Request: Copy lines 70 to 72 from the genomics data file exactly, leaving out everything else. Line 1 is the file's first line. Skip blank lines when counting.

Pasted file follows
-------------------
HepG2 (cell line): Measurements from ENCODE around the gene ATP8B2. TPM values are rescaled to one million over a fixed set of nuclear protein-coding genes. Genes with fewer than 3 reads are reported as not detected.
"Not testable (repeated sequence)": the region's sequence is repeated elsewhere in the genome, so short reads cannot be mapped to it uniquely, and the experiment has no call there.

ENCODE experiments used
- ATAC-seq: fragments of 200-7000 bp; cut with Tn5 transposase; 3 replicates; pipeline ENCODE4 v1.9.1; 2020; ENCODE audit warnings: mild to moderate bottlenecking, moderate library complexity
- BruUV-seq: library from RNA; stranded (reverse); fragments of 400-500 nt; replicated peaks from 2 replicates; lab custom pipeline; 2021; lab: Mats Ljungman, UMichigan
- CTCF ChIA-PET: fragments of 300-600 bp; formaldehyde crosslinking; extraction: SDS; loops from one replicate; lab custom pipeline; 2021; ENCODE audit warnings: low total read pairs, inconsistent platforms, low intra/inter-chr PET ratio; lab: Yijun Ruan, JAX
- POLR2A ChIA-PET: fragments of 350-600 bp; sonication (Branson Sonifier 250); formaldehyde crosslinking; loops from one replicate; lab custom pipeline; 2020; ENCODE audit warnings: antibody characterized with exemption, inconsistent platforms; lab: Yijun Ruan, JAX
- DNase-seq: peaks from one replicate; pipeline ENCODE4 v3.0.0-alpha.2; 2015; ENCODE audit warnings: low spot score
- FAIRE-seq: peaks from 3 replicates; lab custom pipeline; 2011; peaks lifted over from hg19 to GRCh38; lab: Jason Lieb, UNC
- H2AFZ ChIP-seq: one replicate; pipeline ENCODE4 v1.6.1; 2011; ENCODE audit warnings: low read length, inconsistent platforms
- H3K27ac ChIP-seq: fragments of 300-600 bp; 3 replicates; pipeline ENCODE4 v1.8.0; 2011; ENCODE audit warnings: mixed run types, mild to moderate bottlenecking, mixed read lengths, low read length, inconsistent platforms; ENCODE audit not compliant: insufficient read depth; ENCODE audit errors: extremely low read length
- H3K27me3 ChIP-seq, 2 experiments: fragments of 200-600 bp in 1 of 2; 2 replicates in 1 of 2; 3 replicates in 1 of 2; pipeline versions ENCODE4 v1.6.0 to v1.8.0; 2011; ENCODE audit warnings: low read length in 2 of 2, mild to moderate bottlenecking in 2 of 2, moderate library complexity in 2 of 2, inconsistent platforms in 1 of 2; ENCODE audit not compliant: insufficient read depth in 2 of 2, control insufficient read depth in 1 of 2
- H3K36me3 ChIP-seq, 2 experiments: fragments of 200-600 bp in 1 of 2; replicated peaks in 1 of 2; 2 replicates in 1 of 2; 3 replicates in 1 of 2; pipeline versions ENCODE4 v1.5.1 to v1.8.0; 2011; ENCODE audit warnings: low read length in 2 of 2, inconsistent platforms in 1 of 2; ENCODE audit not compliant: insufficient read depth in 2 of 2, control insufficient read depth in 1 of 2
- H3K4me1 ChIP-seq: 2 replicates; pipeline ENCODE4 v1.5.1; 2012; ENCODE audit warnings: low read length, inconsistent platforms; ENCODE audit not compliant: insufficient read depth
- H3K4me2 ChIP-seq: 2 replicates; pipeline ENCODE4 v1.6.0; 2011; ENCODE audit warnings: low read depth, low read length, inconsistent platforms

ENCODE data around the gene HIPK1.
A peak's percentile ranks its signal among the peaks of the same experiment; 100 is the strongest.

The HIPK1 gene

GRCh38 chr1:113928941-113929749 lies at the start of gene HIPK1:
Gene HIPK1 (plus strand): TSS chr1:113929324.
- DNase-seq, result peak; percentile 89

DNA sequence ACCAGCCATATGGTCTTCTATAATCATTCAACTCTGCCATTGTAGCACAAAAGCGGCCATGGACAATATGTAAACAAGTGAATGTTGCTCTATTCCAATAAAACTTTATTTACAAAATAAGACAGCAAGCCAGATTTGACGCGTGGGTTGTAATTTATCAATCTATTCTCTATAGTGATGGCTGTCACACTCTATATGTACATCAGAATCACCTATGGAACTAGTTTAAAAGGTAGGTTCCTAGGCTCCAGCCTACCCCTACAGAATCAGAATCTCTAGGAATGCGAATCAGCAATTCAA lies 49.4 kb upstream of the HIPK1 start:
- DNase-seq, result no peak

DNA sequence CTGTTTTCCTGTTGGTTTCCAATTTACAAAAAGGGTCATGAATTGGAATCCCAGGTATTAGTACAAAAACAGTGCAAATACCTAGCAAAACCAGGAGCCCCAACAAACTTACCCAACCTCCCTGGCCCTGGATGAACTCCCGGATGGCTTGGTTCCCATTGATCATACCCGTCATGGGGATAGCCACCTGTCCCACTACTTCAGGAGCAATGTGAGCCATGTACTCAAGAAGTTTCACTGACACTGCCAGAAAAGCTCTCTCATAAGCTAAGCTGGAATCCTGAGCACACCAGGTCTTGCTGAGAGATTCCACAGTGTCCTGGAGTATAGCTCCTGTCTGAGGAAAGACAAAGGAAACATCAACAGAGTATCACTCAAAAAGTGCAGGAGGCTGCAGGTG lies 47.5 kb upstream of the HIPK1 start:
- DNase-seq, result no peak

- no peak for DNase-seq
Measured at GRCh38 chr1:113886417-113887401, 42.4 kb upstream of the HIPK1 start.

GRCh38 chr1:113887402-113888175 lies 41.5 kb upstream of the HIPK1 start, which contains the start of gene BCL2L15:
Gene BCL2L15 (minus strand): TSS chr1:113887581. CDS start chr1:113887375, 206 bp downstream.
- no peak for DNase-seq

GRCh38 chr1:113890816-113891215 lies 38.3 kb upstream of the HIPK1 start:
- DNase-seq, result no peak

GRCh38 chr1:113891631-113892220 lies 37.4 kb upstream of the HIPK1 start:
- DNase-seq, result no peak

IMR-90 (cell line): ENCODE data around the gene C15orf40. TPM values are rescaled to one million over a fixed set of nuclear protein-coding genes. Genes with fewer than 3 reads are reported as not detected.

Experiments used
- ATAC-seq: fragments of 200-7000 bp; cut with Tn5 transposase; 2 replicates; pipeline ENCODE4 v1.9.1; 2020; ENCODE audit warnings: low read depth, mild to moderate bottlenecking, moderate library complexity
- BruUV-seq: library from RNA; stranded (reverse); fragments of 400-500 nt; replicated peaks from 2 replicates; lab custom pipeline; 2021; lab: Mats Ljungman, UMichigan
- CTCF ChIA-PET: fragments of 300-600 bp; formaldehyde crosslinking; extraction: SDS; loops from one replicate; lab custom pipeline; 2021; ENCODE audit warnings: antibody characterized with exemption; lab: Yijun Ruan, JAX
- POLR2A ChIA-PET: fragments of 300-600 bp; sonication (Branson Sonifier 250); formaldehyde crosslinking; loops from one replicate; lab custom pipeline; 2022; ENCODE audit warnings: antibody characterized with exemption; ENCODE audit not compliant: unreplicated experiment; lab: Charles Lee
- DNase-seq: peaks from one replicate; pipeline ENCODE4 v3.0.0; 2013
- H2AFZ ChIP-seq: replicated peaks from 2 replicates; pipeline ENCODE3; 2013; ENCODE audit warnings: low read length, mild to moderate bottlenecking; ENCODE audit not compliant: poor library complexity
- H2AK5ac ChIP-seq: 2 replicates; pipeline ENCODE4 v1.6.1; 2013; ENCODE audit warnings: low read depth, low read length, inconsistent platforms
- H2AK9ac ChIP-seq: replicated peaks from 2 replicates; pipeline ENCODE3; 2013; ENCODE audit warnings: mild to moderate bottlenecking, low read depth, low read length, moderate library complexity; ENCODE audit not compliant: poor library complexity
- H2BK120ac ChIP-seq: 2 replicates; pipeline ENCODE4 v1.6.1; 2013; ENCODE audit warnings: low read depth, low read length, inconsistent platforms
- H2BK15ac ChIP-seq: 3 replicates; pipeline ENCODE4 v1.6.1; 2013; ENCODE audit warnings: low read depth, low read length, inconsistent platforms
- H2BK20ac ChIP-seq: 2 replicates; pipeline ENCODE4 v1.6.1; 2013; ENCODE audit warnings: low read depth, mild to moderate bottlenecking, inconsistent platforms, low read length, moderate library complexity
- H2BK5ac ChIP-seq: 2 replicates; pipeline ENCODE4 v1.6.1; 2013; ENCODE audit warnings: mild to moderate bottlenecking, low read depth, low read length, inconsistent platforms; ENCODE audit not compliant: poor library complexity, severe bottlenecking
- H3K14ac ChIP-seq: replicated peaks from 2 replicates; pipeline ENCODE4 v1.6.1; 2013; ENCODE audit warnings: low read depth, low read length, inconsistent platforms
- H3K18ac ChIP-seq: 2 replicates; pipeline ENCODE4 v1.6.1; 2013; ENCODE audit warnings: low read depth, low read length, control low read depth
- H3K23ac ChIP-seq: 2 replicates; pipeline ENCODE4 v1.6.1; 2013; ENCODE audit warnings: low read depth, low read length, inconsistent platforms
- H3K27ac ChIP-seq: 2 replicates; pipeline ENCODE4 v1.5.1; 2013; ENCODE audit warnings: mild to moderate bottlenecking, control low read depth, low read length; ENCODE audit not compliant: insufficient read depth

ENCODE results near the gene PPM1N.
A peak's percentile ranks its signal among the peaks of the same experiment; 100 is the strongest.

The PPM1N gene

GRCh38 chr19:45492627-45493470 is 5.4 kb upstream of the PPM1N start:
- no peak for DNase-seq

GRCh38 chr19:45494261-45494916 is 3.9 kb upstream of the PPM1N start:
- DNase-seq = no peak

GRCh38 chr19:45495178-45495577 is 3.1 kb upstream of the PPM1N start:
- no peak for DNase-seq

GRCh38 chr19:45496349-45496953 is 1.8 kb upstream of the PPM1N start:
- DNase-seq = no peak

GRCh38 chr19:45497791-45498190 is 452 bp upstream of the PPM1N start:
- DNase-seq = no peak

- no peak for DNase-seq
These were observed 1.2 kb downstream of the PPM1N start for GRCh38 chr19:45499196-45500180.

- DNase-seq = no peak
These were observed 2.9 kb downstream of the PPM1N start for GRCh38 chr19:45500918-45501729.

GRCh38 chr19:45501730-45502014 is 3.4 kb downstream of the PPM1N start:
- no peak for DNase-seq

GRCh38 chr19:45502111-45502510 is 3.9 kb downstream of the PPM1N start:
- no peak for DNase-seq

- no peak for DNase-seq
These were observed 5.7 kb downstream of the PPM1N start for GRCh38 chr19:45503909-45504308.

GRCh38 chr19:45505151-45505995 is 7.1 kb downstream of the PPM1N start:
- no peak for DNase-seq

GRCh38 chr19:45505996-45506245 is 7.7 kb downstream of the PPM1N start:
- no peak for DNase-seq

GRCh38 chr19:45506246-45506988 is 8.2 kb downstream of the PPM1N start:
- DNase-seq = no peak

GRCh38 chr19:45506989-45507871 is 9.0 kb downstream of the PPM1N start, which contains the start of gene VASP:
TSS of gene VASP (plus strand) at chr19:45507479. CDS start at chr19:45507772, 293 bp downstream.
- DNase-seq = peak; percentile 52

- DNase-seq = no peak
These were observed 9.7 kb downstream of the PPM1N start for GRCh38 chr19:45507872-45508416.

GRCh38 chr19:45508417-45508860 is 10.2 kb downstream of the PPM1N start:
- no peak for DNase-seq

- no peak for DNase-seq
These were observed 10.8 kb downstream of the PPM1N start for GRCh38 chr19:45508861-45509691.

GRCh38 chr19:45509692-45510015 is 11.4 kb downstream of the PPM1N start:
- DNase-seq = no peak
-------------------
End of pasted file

GRCh38 chr19:45501730-45502014 is 3.4 kb downstream of the PPM1N start:
- no peak for DNase-seq

GRCh38 chr19:45502111-45502510 is 3.9 kb downstream of the PPM1N start: